The PCB was keen to have the PSL final in Lahore to show that the security situation had improved in the country and had even invited security specialists and officials of other boards to come and witness the final.

In fact, in a lengthy press conference addressed by the PCB chairman Shahryar Khan over the weekend, the veteran administrator had expressed his optimism that cricket in Pakistan could resume.

Having travelled to the ICC meeting in Dubai, where he met ECB chief Giles Clarke, Khan had insisted that cricket was on its way back to start trickling into the country. Clarke had earlier been on a brief visit to Lahore last month, and as head of ICC’s special task force on Pakistan cricket, submitted a positive report on the security situation to the ICC.

Khan had stressed a day before the blast that Clarke’s report to the ICC had been very positive. “He mentioned there had been an 83 percent reduction in terrorist incidence. And after seeing Lahore’s ‘safe city project’ with cameras, etc, Clarke was impressed and his report said Lahore’s as safe as any other city in the world. He said that slowly teams should resume playing in Pakistan. And it’s my recommendation that they should. The first step will be the PSL final in Lahore,” Khan had said.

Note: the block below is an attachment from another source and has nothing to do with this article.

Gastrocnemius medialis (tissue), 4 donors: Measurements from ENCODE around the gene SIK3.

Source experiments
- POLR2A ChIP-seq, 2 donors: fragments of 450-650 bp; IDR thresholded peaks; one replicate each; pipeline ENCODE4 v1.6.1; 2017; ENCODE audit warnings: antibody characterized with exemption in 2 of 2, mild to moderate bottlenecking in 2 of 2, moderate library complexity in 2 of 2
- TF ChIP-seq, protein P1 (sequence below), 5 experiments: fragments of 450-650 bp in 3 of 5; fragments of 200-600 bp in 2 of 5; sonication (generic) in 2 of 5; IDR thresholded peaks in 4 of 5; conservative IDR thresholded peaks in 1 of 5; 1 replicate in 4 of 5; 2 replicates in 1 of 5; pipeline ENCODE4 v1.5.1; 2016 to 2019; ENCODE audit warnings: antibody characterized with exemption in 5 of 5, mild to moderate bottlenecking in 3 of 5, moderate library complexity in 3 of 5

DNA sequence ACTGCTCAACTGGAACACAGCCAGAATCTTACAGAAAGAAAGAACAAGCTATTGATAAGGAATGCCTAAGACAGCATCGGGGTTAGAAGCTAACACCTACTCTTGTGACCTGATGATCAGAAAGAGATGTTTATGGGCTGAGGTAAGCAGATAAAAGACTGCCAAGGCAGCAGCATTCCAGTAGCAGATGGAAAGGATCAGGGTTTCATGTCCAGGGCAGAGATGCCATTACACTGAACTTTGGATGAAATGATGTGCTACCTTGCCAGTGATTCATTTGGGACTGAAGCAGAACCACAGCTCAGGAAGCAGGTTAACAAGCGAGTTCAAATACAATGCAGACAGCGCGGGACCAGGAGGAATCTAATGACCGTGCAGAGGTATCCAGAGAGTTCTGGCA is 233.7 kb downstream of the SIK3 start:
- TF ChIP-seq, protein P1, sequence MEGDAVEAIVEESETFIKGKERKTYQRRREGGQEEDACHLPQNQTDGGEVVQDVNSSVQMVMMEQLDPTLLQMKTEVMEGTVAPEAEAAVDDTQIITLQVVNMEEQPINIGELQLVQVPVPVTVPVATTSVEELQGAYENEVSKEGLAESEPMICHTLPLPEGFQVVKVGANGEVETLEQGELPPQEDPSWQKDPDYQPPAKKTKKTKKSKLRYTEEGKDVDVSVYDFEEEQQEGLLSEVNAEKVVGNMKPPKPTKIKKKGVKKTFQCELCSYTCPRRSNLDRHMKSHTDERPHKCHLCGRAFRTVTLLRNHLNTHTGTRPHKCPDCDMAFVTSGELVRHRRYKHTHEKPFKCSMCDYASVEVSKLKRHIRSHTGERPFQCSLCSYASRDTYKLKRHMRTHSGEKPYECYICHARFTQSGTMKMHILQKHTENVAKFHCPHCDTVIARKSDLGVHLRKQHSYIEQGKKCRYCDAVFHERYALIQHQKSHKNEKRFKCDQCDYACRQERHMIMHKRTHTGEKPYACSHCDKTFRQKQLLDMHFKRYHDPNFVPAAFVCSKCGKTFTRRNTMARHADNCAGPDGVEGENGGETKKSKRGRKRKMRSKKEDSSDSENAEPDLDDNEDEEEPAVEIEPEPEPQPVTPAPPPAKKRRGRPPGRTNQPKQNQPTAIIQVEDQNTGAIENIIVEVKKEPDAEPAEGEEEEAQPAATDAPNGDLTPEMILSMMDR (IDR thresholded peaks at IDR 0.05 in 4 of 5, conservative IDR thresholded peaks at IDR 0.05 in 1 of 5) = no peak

The PCB had invited boards to come and see for themselves, and Clarke had met with the Chief Minister, and chief of police. “We’ve invited all directors of boards and told them if you can’t come at least send your security officers. 2-3 had accepted, and others will send security officers,” Khan had added.

Pakistan had been keen on convincing the bigger teams — Australia, South Africa, Sri Lanka to send across their A teams or u-19 squads, academy teams or women’s teams. “The Bangladesh women’s team already came and played in Karachi and are going to send their u-23 team,” Khan had said. It was to help Pakistan’s selectors hunt talent to draft into the seniors team. “We’ve called Nepal, UAE and told Afghanistan also to come. So starting with junior and Associates teams, we’re hoping the major teams will be next,” Khan had said. “Not immediately, there won’t be a big bang.. but slowly it’ll start.”